If history repeats itself, then Australia may well continue to be the lucky country in a post-COVID world. In the years following devasting global events like World War I, the great depression and World War II, the Australian economy, population and industry experienced growth and prosperity – suggesting that while COVID has had a huge impact across the world, Australia may bounce back better than ever.
At IGT’s recent customer forums, we invited Bernard Salt AM – Australia’s foremost demographer – to read the statistical tea leaves and tell us how the demographics and spending habits of the nation may change following the COVID pandemic.
Here’s some key insights:
Firstly, Australia is a very lucky country and sits in the top 14 countries of the world (in GDP) – and may even shift to 13th this year – incredible when you consider there’s only 26m of us. And, historically, whenever Australia has experienced adversity (world wars, depressions etc.) we always bounce back with a renewed ‘joie de vivre’ and get out and enjoy ourselves – and these have been times of enormous innovation and growth. This bodes well for the hospitality industry.
One result of COVID is a phenomenon that Bernard calls the VESPA movement – Virus Escapees Seeking Provincial Australia. We’re all seeing it – particularly in regional house prices! People have taken the opportunity to escape the city. The figure he used shows the number of people shifting from the city to the regions has more than doubled during COVID – there has been no time like this.
This presents enormous opportunity for regional clubs and hotels with an upward shift in local populations and more diverse demographics – people will be looking to meet and connect locally in their community – i.e. their local club and pub!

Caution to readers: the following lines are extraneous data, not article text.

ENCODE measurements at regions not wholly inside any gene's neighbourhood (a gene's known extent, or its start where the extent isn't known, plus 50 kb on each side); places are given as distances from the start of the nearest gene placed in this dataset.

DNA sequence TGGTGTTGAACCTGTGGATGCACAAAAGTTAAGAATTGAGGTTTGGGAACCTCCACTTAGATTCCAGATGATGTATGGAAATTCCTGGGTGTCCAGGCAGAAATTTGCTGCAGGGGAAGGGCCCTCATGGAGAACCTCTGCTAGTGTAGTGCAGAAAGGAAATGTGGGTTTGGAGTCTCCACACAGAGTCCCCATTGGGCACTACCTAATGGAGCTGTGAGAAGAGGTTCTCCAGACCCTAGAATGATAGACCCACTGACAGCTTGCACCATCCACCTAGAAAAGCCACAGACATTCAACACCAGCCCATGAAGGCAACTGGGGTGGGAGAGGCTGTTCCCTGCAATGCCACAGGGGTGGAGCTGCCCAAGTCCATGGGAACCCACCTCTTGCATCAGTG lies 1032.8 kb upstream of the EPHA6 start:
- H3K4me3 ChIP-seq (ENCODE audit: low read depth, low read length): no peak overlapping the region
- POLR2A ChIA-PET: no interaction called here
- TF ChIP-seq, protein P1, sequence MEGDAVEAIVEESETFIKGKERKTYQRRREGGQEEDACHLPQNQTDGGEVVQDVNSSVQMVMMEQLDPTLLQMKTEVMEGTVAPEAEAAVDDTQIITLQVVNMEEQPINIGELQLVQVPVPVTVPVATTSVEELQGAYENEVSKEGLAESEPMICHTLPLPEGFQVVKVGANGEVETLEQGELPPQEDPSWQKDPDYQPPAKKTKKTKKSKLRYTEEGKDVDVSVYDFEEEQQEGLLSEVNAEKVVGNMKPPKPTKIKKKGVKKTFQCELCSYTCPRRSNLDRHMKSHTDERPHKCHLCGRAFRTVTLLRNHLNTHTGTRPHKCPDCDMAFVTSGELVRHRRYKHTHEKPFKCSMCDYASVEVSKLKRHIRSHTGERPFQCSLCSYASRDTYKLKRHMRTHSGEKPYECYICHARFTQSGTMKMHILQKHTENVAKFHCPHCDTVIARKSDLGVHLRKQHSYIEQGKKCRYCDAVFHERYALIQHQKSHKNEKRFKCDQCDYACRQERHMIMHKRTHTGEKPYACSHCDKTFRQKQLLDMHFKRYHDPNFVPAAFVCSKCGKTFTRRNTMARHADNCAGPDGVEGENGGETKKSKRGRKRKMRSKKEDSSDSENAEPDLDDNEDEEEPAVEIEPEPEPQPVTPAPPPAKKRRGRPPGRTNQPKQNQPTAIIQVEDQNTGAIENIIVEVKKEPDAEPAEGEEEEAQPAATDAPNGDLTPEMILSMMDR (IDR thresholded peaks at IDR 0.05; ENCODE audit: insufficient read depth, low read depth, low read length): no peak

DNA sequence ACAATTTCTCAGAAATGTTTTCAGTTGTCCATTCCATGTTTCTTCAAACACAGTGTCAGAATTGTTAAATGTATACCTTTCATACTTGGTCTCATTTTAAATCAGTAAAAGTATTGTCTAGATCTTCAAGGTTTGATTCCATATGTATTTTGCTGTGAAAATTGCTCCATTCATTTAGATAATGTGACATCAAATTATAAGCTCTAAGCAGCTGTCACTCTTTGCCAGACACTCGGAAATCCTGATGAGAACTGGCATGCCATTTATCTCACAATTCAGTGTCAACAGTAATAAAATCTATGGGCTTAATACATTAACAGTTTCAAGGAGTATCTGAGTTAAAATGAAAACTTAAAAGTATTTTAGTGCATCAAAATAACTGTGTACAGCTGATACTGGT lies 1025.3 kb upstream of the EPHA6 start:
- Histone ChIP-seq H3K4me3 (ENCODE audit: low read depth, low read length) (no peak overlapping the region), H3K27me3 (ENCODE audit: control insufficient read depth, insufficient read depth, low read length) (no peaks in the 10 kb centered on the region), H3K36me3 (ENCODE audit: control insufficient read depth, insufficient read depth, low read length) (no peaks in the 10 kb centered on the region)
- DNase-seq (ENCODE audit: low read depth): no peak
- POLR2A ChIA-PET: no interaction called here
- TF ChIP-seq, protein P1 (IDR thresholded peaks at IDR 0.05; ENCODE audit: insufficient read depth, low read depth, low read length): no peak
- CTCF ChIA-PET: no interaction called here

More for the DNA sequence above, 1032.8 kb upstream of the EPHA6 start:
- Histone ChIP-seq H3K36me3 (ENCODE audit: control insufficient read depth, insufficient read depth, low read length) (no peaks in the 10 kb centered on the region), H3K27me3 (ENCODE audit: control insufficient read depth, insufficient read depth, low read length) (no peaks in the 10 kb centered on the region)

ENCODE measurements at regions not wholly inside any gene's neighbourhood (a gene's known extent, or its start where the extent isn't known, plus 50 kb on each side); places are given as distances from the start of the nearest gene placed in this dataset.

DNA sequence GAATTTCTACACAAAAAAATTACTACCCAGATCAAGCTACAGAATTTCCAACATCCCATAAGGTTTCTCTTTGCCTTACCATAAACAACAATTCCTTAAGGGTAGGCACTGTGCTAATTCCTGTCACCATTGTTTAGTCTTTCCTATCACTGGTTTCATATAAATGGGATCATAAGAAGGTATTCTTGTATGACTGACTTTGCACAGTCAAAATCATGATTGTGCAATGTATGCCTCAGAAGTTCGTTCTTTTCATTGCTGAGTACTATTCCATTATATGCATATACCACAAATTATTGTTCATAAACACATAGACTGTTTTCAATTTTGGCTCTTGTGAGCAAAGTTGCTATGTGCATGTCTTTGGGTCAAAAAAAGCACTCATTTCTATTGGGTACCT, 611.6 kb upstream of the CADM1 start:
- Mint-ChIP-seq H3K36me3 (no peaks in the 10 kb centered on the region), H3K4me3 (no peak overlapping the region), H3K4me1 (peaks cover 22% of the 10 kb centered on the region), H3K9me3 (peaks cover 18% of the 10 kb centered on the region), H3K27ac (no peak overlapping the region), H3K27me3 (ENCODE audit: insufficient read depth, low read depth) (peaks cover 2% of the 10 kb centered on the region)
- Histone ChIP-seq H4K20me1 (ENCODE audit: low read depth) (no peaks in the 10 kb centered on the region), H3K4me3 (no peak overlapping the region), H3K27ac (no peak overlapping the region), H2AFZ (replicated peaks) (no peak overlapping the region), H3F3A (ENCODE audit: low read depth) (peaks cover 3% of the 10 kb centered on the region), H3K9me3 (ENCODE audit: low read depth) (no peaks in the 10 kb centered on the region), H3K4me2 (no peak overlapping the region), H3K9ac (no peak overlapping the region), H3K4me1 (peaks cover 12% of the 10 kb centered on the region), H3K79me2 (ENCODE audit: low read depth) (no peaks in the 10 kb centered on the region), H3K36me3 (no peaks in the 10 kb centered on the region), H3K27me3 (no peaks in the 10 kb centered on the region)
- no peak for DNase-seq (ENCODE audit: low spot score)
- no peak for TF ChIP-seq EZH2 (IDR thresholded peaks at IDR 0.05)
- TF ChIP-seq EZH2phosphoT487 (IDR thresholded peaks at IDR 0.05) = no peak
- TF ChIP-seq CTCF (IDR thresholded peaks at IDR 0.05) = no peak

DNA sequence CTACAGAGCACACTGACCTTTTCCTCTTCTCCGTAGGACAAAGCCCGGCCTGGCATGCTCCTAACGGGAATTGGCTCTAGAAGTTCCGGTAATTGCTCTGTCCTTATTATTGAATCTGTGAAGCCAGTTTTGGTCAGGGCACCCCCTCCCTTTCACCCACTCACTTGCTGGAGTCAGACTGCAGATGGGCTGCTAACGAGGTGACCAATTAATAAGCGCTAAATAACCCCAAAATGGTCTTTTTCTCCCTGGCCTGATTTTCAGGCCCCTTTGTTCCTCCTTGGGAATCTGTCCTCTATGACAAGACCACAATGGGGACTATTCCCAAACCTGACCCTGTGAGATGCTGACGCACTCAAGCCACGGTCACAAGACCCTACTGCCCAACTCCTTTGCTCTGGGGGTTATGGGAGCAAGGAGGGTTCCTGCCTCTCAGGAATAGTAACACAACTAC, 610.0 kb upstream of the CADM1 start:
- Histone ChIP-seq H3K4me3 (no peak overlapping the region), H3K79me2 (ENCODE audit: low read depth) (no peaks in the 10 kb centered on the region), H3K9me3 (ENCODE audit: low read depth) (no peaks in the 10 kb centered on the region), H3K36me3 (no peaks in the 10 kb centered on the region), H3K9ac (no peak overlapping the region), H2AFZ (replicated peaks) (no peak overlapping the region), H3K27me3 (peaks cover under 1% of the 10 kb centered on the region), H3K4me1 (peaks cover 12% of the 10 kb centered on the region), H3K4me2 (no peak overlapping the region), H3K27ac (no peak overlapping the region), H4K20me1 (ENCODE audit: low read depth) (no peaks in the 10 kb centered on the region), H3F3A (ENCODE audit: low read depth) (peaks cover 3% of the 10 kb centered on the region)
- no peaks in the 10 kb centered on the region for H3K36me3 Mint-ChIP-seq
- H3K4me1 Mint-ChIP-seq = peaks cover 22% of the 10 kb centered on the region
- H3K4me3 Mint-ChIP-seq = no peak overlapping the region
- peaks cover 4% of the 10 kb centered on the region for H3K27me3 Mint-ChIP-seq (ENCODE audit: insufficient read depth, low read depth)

Additionally, if you throw in the changing age mix of our population at key life stages, he identified the sweet spot of people aged ‘42’ as the largest growth band that would be looking for an entertainment spot such as a club or pub. The figure here shows where the population growth bands are.
Of course, the economy took an enormous hit during 2020 but we are seeing growth like practically no other stage in history as we bounce out of the recession … this bodes well for hospitality too – Aussies love spending on lifestyle and entertainment.
We all know that Working From Home (WFH) has shifted everyone’s expectations. Before the pandemic about 5% of the population worked from home – remember farmers are classified as working from home too! During the lockdowns almost half the population worked from home. Bernard sees this dropping back to around 15% of people being based out of their home going forward. That’s a significant shift of less people commuting into city centres and taking lunch locally.
Bernard’s ‘Fried Egg’ effect for cities like Brisbane, Sydney and Melbourne demonstrates the impact of more people working from home/locally. The large fried egg represents pre-COVID where everyone commuted to the inner areas of the city. Post-COVID he expects we will see smaller ‘eggs’ where people commute shorter distances and shop and eat locally within a 20 minute radius.
In summation, Bernard ended on these four key points which we can all identify with and see their potential impact on the hospitality industry …
- Australia is a first-world nation offering a good quality of life and has come through the pandemic relatively unscathed… Australia will be regarded as a safe haven for migrants, students, visitors and business investors in the 2020s.
- Consumer behaviour has been changed by the pandemic… Australians are more accepting of new technology, more focused on family and the home, more likely to look for services locally… but they will still want to access the best gaming, entertainment and socialising experiences possible.
- Those workers most lightly touched by the pandemic are skilled essential and knowledge workers in health, education, professional services and perhaps in some parts of construction… these workers often work from home or near home and are confident about demand for their services (and income) into the future.
- The hot new demographic market for the early 2020s will be the rise of maturing Millennials pushing into their late 30s and early 40s… they will have kids, some may be home-based workers, they will want a premium gaming and entertainment experience that’s locally accessible.
Interested in a copy of Bernard’s slides? Drop us an email to: firstname.lastname@example.org
Bernard Salt, AM – www.bernard-salt.com.au